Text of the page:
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Hot water in a cold ocean – hydrothermal ecosystems in the Southern Ocean

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Hydrothermal ecosystems exist where geothermally heated water exits the Earth’s crust, often near volcanically active places. In 1977 the first marine hydrothermal black smoking vents were discovered in the Galápagos Rift hosting remarkable oases of giant tube worms, large clams and mussels as well as sulphide and mineral deposits. More than thirty years later, during the NERC ChEsSO consortium cruise JR224 in 2009, the first black smokers were found and filmed on the East Scotia Ridge segment E2 and investigated on following expeditions with ROV Isis on RRS James Cook. A new and so far unique ecosystem and biogeographic region was discovered. The talk today will summarise the present biological and geochemical results of the ChEsSO investigations, review the current knowledge on Southern Ocean hydrothermal active locations and touch on future challenges for these ecosystems, including conservation of biological diversity and deep sea mining.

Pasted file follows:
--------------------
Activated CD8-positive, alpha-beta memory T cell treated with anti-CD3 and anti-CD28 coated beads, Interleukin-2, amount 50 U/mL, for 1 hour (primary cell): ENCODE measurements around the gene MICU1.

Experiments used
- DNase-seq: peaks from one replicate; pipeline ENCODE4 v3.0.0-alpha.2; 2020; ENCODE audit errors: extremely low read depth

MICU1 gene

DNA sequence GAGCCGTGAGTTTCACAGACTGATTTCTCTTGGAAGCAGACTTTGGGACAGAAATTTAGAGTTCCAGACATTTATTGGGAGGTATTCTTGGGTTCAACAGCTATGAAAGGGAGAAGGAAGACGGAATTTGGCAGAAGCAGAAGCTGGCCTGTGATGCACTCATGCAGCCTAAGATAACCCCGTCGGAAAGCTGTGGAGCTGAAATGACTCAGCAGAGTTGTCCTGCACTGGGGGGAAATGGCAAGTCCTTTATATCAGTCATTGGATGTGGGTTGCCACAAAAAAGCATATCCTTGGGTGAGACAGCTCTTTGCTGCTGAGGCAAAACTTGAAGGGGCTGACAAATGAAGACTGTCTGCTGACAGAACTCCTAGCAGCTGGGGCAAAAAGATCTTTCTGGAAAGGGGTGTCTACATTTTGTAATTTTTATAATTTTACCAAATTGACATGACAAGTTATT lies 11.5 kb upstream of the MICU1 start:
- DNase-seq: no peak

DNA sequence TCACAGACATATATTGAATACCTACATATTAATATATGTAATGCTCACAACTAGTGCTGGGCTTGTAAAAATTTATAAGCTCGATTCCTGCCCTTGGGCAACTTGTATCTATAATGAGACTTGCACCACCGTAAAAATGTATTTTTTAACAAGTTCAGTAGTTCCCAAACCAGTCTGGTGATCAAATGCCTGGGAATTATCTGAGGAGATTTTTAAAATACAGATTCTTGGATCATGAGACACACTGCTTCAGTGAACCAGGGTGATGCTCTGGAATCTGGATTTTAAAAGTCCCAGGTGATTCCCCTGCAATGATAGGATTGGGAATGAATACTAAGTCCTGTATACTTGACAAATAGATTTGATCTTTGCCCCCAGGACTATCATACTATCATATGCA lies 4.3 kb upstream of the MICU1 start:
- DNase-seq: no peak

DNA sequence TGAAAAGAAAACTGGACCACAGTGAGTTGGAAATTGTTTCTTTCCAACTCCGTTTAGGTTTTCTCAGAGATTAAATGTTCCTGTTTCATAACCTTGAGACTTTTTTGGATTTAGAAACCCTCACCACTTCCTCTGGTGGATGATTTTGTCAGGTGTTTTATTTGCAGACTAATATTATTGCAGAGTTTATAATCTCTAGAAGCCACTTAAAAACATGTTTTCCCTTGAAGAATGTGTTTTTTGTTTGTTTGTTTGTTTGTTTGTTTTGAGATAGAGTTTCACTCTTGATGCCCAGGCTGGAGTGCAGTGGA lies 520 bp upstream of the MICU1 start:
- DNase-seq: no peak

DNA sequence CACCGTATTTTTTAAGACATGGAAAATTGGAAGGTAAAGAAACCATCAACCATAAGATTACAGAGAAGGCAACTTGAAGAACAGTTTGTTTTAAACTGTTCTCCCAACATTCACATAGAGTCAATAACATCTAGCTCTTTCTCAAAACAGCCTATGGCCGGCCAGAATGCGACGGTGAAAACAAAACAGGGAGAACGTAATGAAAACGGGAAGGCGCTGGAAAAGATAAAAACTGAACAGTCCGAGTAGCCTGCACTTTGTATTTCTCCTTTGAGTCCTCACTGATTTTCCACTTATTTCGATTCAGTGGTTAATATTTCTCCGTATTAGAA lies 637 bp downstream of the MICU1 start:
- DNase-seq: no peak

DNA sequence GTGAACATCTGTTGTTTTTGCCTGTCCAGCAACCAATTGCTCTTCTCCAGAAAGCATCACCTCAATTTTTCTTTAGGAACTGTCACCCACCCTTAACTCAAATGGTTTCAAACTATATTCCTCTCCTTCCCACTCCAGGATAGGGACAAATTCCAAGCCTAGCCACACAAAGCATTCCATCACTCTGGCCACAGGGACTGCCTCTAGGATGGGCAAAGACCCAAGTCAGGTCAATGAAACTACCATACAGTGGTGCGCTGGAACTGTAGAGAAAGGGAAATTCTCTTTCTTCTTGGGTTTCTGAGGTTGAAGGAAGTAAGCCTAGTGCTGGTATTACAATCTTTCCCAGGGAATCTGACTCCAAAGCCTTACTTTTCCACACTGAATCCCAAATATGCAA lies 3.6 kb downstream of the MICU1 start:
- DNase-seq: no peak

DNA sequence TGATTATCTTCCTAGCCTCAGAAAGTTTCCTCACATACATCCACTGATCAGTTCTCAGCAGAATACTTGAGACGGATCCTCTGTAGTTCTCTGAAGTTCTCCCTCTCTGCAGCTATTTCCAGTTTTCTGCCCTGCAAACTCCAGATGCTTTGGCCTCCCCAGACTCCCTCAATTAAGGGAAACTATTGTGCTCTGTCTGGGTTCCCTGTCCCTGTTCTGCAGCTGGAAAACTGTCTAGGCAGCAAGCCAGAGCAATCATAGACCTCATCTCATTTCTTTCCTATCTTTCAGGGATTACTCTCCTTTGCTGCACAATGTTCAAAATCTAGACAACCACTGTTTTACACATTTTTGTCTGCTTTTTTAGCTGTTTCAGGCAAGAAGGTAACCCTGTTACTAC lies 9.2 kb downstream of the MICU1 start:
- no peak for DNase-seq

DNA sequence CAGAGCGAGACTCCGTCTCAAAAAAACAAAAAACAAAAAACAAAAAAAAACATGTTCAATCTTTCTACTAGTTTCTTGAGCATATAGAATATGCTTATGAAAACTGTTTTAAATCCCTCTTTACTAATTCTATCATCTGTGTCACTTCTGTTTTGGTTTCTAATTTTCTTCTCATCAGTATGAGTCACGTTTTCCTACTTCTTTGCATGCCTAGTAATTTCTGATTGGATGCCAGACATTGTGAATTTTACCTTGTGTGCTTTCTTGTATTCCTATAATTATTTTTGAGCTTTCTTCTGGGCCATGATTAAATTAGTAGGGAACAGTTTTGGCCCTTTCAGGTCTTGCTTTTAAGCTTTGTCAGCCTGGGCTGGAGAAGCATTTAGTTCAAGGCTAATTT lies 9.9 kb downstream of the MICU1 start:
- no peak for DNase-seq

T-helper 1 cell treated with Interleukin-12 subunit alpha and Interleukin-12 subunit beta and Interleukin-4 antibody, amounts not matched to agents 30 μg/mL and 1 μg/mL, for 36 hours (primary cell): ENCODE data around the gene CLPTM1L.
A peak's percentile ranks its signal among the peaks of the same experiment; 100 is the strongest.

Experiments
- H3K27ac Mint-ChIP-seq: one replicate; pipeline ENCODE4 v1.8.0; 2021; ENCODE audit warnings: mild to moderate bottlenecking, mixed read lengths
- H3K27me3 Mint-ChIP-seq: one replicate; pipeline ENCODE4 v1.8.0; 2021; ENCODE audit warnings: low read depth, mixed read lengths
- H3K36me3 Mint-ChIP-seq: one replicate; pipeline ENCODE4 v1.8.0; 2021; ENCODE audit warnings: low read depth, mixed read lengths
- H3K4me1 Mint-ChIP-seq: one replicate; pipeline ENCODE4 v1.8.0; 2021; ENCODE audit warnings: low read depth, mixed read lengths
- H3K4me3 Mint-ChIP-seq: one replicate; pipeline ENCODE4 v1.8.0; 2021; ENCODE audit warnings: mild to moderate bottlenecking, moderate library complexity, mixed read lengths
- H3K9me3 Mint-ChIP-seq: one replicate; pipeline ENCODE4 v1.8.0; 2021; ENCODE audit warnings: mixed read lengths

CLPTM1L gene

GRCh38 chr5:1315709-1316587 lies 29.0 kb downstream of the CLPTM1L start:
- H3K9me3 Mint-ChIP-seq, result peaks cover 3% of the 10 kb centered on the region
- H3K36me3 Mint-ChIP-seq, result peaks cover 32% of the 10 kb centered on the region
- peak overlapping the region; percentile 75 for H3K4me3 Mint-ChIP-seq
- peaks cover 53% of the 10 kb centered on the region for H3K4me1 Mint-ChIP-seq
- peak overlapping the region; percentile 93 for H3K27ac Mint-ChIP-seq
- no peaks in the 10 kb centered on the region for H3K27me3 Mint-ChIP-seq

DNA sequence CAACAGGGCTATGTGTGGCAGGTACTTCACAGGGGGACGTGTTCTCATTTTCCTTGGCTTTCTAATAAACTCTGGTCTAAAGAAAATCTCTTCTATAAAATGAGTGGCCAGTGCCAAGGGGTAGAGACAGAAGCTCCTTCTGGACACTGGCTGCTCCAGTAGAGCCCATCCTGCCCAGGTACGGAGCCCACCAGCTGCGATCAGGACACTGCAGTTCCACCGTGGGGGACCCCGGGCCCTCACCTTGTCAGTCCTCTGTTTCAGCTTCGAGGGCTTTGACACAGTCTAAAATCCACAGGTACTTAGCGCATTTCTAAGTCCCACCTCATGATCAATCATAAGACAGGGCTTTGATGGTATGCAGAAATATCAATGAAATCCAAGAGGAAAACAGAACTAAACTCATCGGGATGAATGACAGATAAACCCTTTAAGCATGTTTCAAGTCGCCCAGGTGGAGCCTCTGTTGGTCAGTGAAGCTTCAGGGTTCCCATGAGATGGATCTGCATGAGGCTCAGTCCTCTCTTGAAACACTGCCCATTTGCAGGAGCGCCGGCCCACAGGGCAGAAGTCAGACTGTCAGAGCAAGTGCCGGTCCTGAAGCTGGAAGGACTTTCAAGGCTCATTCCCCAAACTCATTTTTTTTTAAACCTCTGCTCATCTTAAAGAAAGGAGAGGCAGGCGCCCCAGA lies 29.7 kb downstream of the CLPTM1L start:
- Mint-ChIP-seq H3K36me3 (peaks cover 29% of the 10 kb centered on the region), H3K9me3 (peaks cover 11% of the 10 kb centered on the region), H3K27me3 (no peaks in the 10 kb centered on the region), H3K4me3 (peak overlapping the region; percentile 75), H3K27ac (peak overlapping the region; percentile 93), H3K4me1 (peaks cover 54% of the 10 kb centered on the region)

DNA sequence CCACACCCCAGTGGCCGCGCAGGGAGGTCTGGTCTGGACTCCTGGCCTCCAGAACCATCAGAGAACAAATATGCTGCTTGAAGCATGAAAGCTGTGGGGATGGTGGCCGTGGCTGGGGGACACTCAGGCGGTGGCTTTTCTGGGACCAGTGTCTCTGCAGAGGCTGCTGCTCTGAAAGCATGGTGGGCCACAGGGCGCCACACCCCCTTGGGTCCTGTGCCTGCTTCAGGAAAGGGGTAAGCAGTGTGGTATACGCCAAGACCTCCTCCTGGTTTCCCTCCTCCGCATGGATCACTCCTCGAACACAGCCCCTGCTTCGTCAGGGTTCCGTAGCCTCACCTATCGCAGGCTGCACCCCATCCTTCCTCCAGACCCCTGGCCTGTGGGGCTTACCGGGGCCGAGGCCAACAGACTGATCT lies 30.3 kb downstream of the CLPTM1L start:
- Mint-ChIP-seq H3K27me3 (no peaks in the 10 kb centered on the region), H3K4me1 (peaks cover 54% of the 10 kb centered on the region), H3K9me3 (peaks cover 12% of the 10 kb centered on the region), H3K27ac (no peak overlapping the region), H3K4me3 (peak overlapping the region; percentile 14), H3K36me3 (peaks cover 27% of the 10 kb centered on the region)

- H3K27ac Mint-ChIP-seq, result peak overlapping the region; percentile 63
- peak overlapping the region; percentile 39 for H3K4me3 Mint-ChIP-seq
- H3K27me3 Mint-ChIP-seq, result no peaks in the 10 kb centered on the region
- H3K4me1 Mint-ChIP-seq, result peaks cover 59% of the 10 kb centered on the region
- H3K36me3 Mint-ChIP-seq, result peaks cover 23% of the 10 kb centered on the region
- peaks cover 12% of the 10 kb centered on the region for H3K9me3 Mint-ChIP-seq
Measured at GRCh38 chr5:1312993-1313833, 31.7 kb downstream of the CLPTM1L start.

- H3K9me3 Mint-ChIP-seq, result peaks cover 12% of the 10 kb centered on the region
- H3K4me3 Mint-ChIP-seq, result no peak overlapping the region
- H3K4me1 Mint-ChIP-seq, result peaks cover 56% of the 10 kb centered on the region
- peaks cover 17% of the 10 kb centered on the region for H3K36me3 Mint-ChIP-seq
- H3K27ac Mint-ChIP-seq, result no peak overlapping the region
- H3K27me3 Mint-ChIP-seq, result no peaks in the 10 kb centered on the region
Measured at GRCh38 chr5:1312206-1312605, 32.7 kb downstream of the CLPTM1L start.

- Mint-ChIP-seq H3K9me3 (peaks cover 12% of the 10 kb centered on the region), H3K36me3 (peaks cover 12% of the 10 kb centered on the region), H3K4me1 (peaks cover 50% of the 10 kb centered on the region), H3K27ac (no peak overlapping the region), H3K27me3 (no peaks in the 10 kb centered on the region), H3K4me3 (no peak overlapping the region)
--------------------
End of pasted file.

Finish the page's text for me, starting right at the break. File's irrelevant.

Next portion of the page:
This talk is part of the British Antarctic Survey - Director's Choice series.

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